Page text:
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Brian Eno: Here Come the Warm Jets

Album Reviews:

Rolling Stone (p.92) - 5 stars out of 5 - "Eno, guitarist Robert Fripp and moonlighting members of Roxy Music reconstitute rock and pop into some bizarre third thing."

Uncut (p.102) - 5 stars out of 5 - "[T]he first fractured flush of Eno's freedom from a Roxy he feared fatally compromised..."

Magnet (p.91) - "WARM JETS orbits in the same glam-rock galaxy as Bowie's ZIGGY STARDUST..."

Mojo (Publisher) (p.123) - 4 stars out of 5 - "Eno's debut really does sound like the future."

Album Notes

By the time Brian Eno left Roxy Music and came to record this masterpiece of a debut in 1973, he already held in his grasp the raw tools to revolutionize popular music. HERE COME THE WARM JETS is bathed in his singular pop-with-a-wink aesthetic and free-associative imagination. Whether on the four-on-the-floor pre-punk stomp of "Needles In The Camel's Eye" or the Spector/VU trad-rock-ism of "Cindy Tells Me," the album displays an unabashed love of quirky, catchy pop. Macabre lyrics often subvert the melodies, a feature fully expressed on "Baby's On Fire," where the singer's cheeky vocals exaggerate the theme's comic ambiguity.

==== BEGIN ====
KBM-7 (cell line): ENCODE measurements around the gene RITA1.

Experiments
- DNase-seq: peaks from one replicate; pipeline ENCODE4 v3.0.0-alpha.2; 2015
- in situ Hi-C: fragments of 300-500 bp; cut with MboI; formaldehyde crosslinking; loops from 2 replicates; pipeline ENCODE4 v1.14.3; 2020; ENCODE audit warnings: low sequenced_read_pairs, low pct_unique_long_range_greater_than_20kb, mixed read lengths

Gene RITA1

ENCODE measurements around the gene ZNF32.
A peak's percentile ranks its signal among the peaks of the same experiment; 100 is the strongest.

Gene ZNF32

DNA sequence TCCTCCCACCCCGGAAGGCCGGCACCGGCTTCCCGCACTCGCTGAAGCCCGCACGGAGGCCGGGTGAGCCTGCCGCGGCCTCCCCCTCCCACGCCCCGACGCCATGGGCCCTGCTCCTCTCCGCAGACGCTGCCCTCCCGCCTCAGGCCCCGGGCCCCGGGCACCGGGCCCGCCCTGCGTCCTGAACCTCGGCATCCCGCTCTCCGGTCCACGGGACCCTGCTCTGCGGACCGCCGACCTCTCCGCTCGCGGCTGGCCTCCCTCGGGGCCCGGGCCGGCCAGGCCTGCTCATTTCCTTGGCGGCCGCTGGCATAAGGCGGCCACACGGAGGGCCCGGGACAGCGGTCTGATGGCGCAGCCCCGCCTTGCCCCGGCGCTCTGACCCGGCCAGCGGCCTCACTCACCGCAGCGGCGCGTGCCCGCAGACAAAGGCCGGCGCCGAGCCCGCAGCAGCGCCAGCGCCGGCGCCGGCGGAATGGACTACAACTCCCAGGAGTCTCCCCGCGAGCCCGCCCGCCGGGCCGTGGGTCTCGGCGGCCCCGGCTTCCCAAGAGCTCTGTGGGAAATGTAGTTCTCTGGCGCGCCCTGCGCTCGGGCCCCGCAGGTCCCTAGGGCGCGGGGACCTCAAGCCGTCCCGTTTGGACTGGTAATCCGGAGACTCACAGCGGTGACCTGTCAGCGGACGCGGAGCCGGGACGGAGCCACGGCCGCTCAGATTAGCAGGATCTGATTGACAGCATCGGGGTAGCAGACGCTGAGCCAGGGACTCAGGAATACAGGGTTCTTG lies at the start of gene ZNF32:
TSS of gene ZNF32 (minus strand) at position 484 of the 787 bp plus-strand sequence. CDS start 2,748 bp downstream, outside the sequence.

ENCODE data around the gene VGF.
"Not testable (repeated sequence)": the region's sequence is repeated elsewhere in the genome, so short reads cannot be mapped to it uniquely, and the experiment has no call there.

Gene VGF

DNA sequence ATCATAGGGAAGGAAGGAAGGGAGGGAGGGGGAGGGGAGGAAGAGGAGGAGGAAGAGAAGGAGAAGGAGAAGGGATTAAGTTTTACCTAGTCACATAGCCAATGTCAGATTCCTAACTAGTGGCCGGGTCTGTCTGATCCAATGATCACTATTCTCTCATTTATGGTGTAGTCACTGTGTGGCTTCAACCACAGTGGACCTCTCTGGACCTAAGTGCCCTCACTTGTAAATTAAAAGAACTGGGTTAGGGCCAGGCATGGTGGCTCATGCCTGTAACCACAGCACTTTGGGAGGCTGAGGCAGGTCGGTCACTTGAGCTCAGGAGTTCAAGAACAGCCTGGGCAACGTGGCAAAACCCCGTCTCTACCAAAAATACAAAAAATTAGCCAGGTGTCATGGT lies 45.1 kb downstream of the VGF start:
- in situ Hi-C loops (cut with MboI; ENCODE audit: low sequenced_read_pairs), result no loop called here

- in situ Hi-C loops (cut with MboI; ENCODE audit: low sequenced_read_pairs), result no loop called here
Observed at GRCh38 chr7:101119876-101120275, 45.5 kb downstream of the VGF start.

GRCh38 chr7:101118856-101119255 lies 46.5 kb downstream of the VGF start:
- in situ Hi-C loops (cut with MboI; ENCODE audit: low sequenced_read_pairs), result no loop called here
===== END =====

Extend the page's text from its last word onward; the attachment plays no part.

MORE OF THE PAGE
On two quite different pieces--the closing title-track and "On Some Faraway Beach"--a different side of Eno was laid bare. These mid-tempo, mostly wordless sound-paintings construct melancholy scenes out of grandiose, manipulated sounds, and gesture toward Eno's role as the father of ambient music. Savage guitar lines, erratic synthesizer, and pounding drums (Robert Fripp, Paul Thompson, and Phil Manzanera are among the excellent personnel) provide exciting textures on a collection as beguiling as it is invigorating. With WARM JETS Eno proved he was ready to jump off the edge of the pop universe, and to drag everyone else with him.



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